You have likely spent a lot of time and resources on your website. You take the time to put your marketing emails together thoughtfully before you hit the send button. But do you really know which campaigns produce results? Do you know the pages on your website that bring in visitors? Or, those that more people leave your site from?
The amount of data you can collect electronically these days can become overwhelming, but it is worthwhile to take some time to decide which metrics are important to your business, to help measure your successes and learn where changes are needed.
What Metrics Matter Most?
It depends — what are your goals? If you are trying to gain awareness in the market, page hits, blog visits and organic searches could be very important to you. If you need to prove your ROI for a particular campaign, then funnel analytics, landing page performance and visitor sources would be critical information to understand.
HubSpot is an expert in inbound marketing and a company that provides software as a service product to assist businesses with their marketing needs. It recommends that you start with SMART goals, which stands for Specific, Measurable, Attainable, Relevant and Timely. Such goals will set the stage for what data points matter most to your business.
Specific = Increase email opt-ins by 20 percent
Measurable = Move from 100 to 120
Attainable = 20 new contacts brought in with valuable
Relevant = Company needs to gain more awareness
Timely = Two months
Or, maybe you have set up a specific page on your site to promote a new program that you are offering. Your goal could look more like this:
Specific = 1,000 page hits on our landing page for the new petunia program
Measurable = Use Google Analytics (or other tool) to measure
Attainable = Previous campaigns have hit 750, so 1,000 is not out of the ballpark
Relevant = New petunia program is the big push for the company this sales season
Timely = One month
Once your goals are set, make them manageable and start with only two to three to set your benchmarks. Find out where you are today. Do you have two visits per month or 2,000?
Everyone has to start somewhere, but if you don’t know where that starting point is, you’ll have no way to measure your success — or learn about what you need to do differently next time.
How To Capture The Data
Getting your hands on different analytics and data points is actually rather easy, and methods range from a combination of free (or relatively inexpensive) tools to incredibly sophisticated tools that require more of an investment.
The following data collection sites give an overview of some of the more common tools available, but there are so many on the market that a simple Google search of marketing analytics or inbound marketing will offer you a broader view of what is available and what might be best for your business. Take advantage of the free trial periods that almost all of these companies offer to make sure it is intuitive to use and it meets all of your needs.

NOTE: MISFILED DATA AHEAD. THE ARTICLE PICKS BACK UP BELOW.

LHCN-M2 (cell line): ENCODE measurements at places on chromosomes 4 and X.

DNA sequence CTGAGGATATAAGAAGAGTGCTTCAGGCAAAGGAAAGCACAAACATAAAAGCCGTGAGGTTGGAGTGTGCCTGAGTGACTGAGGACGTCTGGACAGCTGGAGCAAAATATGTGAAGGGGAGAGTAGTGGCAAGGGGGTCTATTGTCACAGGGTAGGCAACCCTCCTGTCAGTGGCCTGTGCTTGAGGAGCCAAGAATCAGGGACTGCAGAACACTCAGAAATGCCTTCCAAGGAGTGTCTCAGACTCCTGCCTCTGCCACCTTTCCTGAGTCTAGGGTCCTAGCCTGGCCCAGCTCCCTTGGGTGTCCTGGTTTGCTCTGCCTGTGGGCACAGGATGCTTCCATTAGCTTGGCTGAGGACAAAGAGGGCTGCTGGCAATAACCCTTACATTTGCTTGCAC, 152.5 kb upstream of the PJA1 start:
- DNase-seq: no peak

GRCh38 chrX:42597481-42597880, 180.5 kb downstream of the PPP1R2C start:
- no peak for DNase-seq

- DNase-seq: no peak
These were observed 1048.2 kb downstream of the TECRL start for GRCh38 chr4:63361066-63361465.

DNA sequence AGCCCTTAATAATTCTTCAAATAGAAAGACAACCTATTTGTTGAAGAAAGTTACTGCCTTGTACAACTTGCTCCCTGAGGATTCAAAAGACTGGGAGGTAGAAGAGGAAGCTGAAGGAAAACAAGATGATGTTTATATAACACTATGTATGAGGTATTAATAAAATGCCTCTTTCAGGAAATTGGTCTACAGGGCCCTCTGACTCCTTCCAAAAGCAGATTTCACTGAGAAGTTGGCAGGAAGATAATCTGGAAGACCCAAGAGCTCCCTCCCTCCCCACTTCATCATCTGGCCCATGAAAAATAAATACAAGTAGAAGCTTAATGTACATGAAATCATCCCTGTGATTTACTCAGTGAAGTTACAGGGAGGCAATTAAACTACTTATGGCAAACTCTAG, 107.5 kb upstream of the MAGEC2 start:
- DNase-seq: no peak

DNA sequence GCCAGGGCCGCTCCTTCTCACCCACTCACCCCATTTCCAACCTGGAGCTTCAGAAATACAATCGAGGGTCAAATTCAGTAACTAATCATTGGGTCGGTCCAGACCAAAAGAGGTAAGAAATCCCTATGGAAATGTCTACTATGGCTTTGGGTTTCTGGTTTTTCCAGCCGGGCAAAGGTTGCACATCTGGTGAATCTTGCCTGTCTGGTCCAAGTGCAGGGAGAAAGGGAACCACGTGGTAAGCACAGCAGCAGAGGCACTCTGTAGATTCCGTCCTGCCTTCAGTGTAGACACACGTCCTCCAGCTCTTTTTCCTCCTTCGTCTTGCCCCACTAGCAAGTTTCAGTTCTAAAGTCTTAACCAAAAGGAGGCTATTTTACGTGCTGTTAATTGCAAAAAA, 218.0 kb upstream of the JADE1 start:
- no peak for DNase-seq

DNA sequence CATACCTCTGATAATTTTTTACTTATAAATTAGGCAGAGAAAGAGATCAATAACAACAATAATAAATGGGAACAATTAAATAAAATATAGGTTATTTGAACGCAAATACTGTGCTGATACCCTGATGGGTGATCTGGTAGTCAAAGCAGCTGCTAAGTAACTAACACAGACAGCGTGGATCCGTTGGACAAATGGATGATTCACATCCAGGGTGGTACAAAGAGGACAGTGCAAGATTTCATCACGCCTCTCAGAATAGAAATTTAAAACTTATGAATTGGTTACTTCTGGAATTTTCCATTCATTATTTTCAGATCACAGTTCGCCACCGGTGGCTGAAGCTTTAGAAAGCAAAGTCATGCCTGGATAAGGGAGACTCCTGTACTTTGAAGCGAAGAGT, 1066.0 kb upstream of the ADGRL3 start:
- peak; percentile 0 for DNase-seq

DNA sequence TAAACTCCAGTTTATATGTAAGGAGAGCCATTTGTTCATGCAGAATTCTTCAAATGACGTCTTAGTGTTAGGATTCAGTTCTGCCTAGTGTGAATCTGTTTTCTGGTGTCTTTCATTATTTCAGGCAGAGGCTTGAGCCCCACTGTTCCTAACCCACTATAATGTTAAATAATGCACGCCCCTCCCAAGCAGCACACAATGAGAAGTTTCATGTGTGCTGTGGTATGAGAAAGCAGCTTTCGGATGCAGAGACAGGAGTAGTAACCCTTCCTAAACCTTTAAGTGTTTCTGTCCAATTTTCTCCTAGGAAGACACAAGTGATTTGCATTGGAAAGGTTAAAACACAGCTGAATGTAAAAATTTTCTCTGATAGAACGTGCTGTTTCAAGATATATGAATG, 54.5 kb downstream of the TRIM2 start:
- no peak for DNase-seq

Here are some of the best known sites:
- Google Analytics is a free tool that places a line of code on each page of your website to provide web visits, page hits, visitor source and much more.
- MailChimp is a service that ranges from free to $500/month depending on your package to create, send and track emails.
- Constant Contact is an email, social and event marketing solution with varying levels of pricing, depending on your service level.
- KISSmetrics is similar to Google Analytics, but it adds customer intelligence to its mix to give you a better look at who is on your site and not just how many. Pricing ranges from $179 to $599/month.
- HubSpot is an inbound marketing software platform that advertises itself as helping companies attract visitors, convert leads and close customers. Pricing starts at $200/month and goes up from there based on service levels.
- Marketo is positioned as a marketing automation software company that helps you bring together all of your digital marketing activities. Pricing starts at $895/month and is targeted more to larger companies.
What Do You Do With Everything You Find Out
You’ve set goals and captured data, and depending on the tools you’re using, you may even have some nice graphics to impress everyone with at the next staff meeting. The time you’ve taken to get to this point is only worth it if you use this intelligence to learn, finesse, and update your website and campaigns.
If a promotion didn’t hit your target, don’t just rerun the same thing next time and hope for better results. Dig in and learn from it — sometimes it may just be a matter of a few tweaks to improve performance. Sometimes you may need to step back and reevaluate the underlying strategy and be willing to walk away from something that just isn’t working. Learn from the data you collect and be flexible enough to make adjustments to your website, programs and promotions when necessary.
Measureable Metrics For Digital Marketing
It’s helpful when setting your goals to understand which metrics exist to get a good frame of reference.
Some of the measurable metrics in your digital marketing and online presence:
• Web metrics (Page hits, visitors/month, etc.)
• Email metrics (Open rate, click rate)
• Marketing channel analytics (How did they find you? Social media, email, organic search, direct traffic)
• Funnel analytics (At what point in your communications and nurturing did they make the move from a lead to a customer?)
• On-site engagement (Where do they click? Where do they stay? Where do they leave?)
• Customer analytics (Surveys, web experience, etc.)